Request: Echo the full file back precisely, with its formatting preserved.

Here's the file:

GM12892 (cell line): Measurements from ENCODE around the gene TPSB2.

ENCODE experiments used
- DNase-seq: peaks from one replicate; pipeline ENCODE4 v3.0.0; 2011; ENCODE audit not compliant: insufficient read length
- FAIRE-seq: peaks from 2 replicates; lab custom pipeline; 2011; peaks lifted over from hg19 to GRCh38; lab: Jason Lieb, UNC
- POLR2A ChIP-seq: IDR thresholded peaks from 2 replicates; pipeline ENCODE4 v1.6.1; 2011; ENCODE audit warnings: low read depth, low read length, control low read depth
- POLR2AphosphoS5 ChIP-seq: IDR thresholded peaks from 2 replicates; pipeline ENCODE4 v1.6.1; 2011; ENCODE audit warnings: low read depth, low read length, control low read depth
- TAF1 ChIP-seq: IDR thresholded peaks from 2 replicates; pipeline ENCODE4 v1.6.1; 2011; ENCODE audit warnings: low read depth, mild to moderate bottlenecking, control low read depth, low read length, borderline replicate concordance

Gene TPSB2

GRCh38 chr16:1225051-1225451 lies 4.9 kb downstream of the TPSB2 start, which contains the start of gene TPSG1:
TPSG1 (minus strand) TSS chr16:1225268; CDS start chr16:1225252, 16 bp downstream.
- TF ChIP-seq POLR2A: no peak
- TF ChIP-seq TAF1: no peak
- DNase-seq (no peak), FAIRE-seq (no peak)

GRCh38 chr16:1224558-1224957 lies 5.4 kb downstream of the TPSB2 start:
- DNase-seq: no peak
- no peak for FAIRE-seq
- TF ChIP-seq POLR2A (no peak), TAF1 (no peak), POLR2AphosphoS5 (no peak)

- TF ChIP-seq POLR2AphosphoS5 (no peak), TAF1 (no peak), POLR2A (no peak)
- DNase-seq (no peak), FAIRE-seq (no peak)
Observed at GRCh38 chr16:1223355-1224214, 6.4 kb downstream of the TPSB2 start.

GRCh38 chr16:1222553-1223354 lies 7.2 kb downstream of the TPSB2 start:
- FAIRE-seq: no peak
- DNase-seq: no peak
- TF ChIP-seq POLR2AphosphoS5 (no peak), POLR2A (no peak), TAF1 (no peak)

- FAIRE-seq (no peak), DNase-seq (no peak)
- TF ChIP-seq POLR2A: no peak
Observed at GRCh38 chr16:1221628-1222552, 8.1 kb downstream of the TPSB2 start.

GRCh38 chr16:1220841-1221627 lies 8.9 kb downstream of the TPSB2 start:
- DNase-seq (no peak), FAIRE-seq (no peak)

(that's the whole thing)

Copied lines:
GM12892 (cell line): Measurements from ENCODE around the gene TPSB2.

ENCODE experiments used
- DNase-seq: peaks from one replicate; pipeline ENCODE4 v3.0.0; 2011; ENCODE audit not compliant: insufficient read length
- FAIRE-seq: peaks from 2 replicates; lab custom pipeline; 2011; peaks lifted over from hg19 to GRCh38; lab: Jason Lieb, UNC
- POLR2A ChIP-seq: IDR thresholded peaks from 2 replicates; pipeline ENCODE4 v1.6.1; 2011; ENCODE audit warnings: low read depth, low read length, control low read depth
- POLR2AphosphoS5 ChIP-seq: IDR thresholded peaks from 2 replicates; pipeline ENCODE4 v1.6.1; 2011; ENCODE audit warnings: low read depth, low read length, control low read depth
- TAF1 ChIP-seq: IDR thresholded peaks from 2 replicates; pipeline ENCODE4 v1.6.1; 2011; ENCODE audit warnings: low read depth, mild to moderate bottlenecking, control low read depth, low read length, borderline replicate concordance

Gene TPSB2

GRCh38 chr16:1225051-1225451 lies 4.9 kb downstream of the TPSB2 start, which contains the start of gene TPSG1:
TPSG1 (minus strand) TSS chr16:1225268; CDS start chr16:1225252, 16 bp downstream.
- TF ChIP-seq POLR2A: no peak
- TF ChIP-seq TAF1: no peak
- DNase-seq (no peak), FAIRE-seq (no peak)

GRCh38 chr16:1224558-1224957 lies 5.4 kb downstream of the TPSB2 start:
- DNase-seq: no peak
- no peak for FAIRE-seq
- TF ChIP-seq POLR2A (no peak), TAF1 (no peak), POLR2AphosphoS5 (no peak)

- TF ChIP-seq POLR2AphosphoS5 (no peak), TAF1 (no peak), POLR2A (no peak)
- DNase-seq (no peak), FAIRE-seq (no peak)
Observed at GRCh38 chr16:1223355-1224214, 6.4 kb downstream of the TPSB2 start.

GRCh38 chr16:1222553-1223354 lies 7.2 kb downstream of the TPSB2 start:
- FAIRE-seq: no peak
- DNase-seq: no peak
- TF ChIP-seq POLR2AphosphoS5 (no peak), POLR2A (no peak), TAF1 (no peak)

- FAIRE-seq (no peak), DNase-seq (no peak)
- TF ChIP-seq POLR2A: no peak
Observed at GRCh38 chr16:1221628-1222552, 8.1 kb downstream of the TPSB2 start.

GRCh38 chr16:1220841-1221627 lies 8.9 kb downstream of the TPSB2 start:
- DNase-seq (no peak), FAIRE-seq (no peak)